There’s more to Burke’s arsenal than simply being a weapon on the offensive end, but that’s what he’s the best at. Michigan can survive without him shooting the ball well, but they aren’t going to be at their best, and if they want to beat Louisville on Monday night, they are going to have to be at their best.

That means that Burke is going to have to shoot the ball better than he did on Saturday night and better than he has over the last three weeks if the Wolverines want to win.

You can find Rob on twitter @RobDauster.

VIDEO: Duke’s Grayson Allen beats No. 7 Virginia at the buzzer

Duke's Grayson Allen (3) and Marshall Plumlee (40) react during the second half of an NCAA college basketball game against Louisville in Durham, N.C., Monday, Feb. 8, 2016. Duke won 72-65. (AP Photo/Gerry Broome)
Leave a comment

Notre Dame’s Steve Vasturia sparks come-from-behind win over No. 13 Louisville

Notre Dame’s Steve Vasturia (32) goes up for a shot over Boston College’s Idy Diallo (4) during the second half of an NCAA college basketball game Saturday, Jan. 23, 2016, in South Bend, Ind. (AP Photo/Robert Franklin)
(AP Photo/Robert Franklin)
Leave a comment

Demetrius Jackson scored 20 of his 25 points in the first half and Steve Vasturia scored 15 of his 20 points in the final 20 minutes as Notre Dame landed a 71-66 win over No. 13 Louisville on Saturday afternoon.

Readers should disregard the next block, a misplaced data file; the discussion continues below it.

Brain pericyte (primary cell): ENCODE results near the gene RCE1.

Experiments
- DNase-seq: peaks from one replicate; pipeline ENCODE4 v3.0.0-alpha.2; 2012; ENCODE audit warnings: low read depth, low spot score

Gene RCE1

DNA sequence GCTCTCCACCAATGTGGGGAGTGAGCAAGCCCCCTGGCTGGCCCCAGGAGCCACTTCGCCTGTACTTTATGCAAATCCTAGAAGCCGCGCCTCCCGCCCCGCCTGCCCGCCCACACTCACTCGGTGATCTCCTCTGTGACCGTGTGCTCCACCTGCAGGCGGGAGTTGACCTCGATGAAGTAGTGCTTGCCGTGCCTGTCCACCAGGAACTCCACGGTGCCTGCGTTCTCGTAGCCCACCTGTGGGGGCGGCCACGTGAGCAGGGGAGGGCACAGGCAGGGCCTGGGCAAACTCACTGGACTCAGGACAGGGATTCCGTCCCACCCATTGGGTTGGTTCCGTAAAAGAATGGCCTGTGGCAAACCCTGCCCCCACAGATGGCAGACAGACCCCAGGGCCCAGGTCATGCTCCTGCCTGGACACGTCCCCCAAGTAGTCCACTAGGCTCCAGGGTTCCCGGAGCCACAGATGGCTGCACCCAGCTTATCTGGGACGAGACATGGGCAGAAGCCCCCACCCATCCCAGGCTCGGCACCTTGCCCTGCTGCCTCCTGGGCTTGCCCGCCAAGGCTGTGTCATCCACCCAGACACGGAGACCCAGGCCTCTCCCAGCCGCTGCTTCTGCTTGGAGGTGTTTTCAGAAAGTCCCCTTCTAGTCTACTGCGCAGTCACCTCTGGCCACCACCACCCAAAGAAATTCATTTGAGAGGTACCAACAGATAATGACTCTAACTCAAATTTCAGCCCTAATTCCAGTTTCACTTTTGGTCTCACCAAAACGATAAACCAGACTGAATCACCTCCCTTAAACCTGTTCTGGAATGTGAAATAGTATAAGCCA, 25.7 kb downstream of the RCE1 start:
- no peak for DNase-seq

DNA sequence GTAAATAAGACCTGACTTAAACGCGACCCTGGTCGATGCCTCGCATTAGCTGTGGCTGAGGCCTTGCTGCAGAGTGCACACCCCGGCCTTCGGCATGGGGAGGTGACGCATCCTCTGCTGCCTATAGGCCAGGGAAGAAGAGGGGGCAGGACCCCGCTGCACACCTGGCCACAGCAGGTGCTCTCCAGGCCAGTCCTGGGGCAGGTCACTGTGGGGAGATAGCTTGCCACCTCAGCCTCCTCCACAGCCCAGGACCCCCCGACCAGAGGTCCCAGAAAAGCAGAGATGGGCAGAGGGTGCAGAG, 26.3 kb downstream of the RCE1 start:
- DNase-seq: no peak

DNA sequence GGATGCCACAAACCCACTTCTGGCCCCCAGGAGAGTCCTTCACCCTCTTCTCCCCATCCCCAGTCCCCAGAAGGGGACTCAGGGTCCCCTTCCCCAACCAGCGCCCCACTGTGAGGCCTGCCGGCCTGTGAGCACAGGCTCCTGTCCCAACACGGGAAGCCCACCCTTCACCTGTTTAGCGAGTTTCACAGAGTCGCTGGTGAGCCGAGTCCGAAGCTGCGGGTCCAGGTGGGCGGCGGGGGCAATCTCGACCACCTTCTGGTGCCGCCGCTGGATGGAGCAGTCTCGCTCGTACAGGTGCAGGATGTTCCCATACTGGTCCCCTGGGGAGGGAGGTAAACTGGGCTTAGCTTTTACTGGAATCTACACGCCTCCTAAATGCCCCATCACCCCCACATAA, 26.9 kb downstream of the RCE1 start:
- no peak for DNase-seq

The Fighting Irish trailed by as many as 11 points early in the second half, but Vasturia’s hot shooting combined with Notre Dame holding Louisville to just 15 points in the final 15 minutes made all the difference.

The Fighting Irish are not as good as they were last season, but they are built in a similar mold. Jackson, as we expected, as become one of the nation’s most dynamic point guards, impossible to slow-down in isolation and ball-screen actions. Steve Vasturia emerging as a legitimate secondary option offensively and Zach Auguste is one of the nation’s most underrated big men and one of the most dangerous as the roll-man in ball-screens.

Combine all of that with a handful of shooters creating space and Bonzie Colson’s emergence as a force on the offensive glass, and Mike Brey once again has one of the nation’s most lethal offensive attacks.

Where they struggle is on the defensive end of the floor, which is what makes the end of Saturday’s win so meaningful. The Irish entered the day ranked 232nd in KenPom’s adjusted defensive efficiency metric, which more or less means they’re as good as a bad mid-major program at keeping their opponents from scoring.

But they don’t have to be great to be able to win games.

They have to be good enough and they have to get important stops.

That’s precisely what happened on Saturday.

Whether or not that actually becomes a trend for this group will be something to monitor — it happened for Duke during last year’s NCAA tournament — but the bottom-line is this: Notre Dame does something better than just about anyone else in college basketball, and that’s score the ball.

On the nights they are able to gets some stops, they are going to be able to win some games. In the last eight days, they’ve proven that, beating North Carolina, Clemson on the road and Louisville.

And that makes them dangerous in March.